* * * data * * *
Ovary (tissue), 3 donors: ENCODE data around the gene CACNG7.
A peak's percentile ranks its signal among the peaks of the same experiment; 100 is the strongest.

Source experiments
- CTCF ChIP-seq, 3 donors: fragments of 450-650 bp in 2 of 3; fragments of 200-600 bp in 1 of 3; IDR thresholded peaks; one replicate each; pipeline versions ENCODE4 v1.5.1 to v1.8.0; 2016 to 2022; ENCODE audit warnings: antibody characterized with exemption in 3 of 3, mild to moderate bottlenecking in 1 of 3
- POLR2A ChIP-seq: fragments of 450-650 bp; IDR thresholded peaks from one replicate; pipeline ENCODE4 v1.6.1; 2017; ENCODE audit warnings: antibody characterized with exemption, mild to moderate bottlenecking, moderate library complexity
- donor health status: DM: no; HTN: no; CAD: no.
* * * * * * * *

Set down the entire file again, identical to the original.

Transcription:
Ovary (tissue), 3 donors: ENCODE data around the gene CACNG7.
A peak's percentile ranks its signal among the peaks of the same experiment; 100 is the strongest.

Source experiments
- CTCF ChIP-seq, 3 donors: fragments of 450-650 bp in 2 of 3; fragments of 200-600 bp in 1 of 3; IDR thresholded peaks; one replicate each; pipeline versions ENCODE4 v1.5.1 to v1.8.0; 2016 to 2022; ENCODE audit warnings: antibody characterized with exemption in 3 of 3, mild to moderate bottlenecking in 1 of 3
- POLR2A ChIP-seq: fragments of 450-650 bp; IDR thresholded peaks from one replicate; pipeline ENCODE4 v1.6.1; 2017; ENCODE audit warnings: antibody characterized with exemption, mild to moderate bottlenecking, moderate library complexity
- donor health status: DM: no; HTN: no; CAD: no.